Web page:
Cleveland State University is now among only 361 U.S. colleges and universities to earn the prestigious Community Engagement Classification from the Carnegie Foundation for the Advancement of Teaching.
Cleveland State was selected earlier this month as part of the foundation’s 2015 classification cycle.
“For universities to continue to be competitive they will have to be relevant, and relevant to the area that’s around them,” said Julian Rogers, director of Community Partnerships at Cleveland State. “Cleveland State is really making its mark as a preeminent university that is helping the region in solving some of its most challenging problems.”
The national honor recognizes strong collaboration between institutions of higher education and their communities on a local, regional, national or global scale.
The classification’s review process is extensive, with the foundation defining community engagement as a partnership between the knowledge and resources of a college or university and that of the public and private sectors. Participating institutions must provide substantial evidence of those community-enhancing relationships within their institutional mission, identity and commitments.
That connection should ultimately, among other things, improve scholarship, research and creative activity, prepare educated and engaged citizens, tackle critical social issues and contribute to the public good. Assessments of the community’s impressions, the impact of that collaboration on students, faculty, community and institution, as well as student learning are also considered.
According to Rogers, the application process required a combined effort between the university and the Office of Civic Engagement that could illustrate Cleveland State’s “Engaged Learning” motto in action.
“The meat of the application is highlighting the different ways in which the university is engaged with the community,” Rogers said. “Our office doesn’t do that. It’s the faculty, it’s the various centers that Cleveland State has, the deans and the colleges, student organizations that are doing the work. It was the responsibility of this office and this division to catalogue that.”
Through data collection and documentation, every university receiving the classification is able to demonstrate community-based partnerships successfully operating on the basis of “reciprocity and mutuality.”
They can also provide evidence of policies that embody community engagement in both teaching and learning, and diversity initiatives that clearly connect community-based engagement with the success of underrepresented students.
Cleveland State, which shares the honor with institutions like Tulane University, Georgetown University and Oberlin College, is now among only 240 other national colleges and universities with a 2015 classification, of which only 83 are first-time recipients. Of those first-time recipients, 47 are public institutions.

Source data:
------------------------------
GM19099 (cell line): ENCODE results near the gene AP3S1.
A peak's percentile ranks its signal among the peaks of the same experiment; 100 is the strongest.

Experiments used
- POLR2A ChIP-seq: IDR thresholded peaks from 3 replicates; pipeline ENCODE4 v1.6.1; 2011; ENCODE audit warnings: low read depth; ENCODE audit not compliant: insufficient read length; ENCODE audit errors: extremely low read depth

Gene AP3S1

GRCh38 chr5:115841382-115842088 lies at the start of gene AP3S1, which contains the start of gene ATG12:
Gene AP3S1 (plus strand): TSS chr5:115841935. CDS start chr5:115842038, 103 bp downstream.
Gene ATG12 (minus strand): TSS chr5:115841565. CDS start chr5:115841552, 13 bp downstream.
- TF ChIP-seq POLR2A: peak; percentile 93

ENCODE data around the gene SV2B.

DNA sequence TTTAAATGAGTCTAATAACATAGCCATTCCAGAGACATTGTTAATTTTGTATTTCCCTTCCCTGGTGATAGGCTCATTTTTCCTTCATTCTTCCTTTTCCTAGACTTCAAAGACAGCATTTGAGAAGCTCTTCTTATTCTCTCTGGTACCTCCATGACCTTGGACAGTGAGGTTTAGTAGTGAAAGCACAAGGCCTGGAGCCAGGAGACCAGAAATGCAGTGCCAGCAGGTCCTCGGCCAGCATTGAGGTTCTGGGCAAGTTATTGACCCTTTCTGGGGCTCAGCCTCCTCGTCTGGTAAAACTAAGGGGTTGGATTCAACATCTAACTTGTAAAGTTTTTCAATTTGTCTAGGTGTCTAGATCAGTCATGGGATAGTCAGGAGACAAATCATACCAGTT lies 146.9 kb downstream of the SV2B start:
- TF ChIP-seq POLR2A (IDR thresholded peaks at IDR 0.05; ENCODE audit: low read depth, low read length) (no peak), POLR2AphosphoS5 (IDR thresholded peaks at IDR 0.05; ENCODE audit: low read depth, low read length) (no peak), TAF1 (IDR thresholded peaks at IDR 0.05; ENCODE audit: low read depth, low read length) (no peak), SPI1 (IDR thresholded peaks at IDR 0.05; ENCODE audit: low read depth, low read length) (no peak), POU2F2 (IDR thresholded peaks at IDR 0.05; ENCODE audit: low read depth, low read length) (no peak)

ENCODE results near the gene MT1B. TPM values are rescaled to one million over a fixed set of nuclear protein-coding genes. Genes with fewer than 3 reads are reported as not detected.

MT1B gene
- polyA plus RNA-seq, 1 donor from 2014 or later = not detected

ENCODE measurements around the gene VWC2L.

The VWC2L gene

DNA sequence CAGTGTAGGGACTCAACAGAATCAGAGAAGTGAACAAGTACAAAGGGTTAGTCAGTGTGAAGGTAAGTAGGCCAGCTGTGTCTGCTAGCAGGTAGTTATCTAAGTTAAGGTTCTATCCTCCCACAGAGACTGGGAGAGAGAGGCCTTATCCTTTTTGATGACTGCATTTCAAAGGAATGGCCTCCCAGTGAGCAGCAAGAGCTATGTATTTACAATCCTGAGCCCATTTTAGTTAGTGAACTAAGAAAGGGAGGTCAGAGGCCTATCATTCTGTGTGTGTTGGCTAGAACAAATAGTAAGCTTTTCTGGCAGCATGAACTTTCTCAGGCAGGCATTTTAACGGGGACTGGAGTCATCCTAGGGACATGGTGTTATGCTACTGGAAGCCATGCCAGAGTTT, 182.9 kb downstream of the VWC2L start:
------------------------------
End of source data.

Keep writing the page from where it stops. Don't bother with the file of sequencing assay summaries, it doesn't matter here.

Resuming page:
For Rogers, the classification — while prestigious — functions in a number of ways. This includes “third party verification” that Cleveland State is truly committed now and going forward to community engagement in northeast Ohio.
“Not only does it show that we are worthy of having it, but [it] also is an obligation on us to maintain and ensure accountability,” Rogers said.
According to Rogers, the university is setting a higher standard of civic engagement with the classification serving as a way to attract a new generation of students to the campus.
“If you look at what is happening in New Orleans at Tulane, they have really focused all their efforts in rebuilding the region — on being a part of that rebirth — and applications have gone up 40 percent,” he said. “So people want to be a part of something.”
Cleveland State’s path to earning the respected achievement was long, but made easier by department, faculty and student efforts to expand beyond what Rogers calls the bubble of the classroom.
These efforts include the Department of Theatre and Arts partnership with the professional performing-arts center Playhouse Square, as well regional economic investments of more than $500 million toward modernizing the campus and enhancing the surrounding neighborhoods.
Examples of smaller but more recent campus partnerships by the university include a Jan. 14 college preperatory seminar in conjunction with Cleveland State professors and the Parma branch of the Cleveland Public Library.
Last month, the Office of Civic Engagement also launched a new website — the Cleveland Engagement Project (CEP). CEP is aimed at highlighting the various partnerships Cleveland State has. The first stage of the project, which you can view on the site now, is Cleveland State’s community engagement work from the university’s perspective. According to Rogers, stage two will incorporate the regional community.
“Right now the portal shows from the university’s perspective what we’ve done,” he said. “We’re about to send notification to all of the community groups mentioned on the portal to provide their side of the story.”
In many ways, it serves as a physical portal for university and community members to connect their interests and display the very partnerships that earned the school its Carnegie classification.
“What we really have found is that this website will be beneficial to the community in connecting various parts of the university that are actually working on similar things, but just don’t know it because of the style of the university,” Rogers said.
The Carnegie Foundation has been recognizing institutions of higher education for their community engagement work since 1973. The next round of classifications will be given in 2020.
This article first appeared in the Feb. 2, 2015 issue of The Cleveland Stater.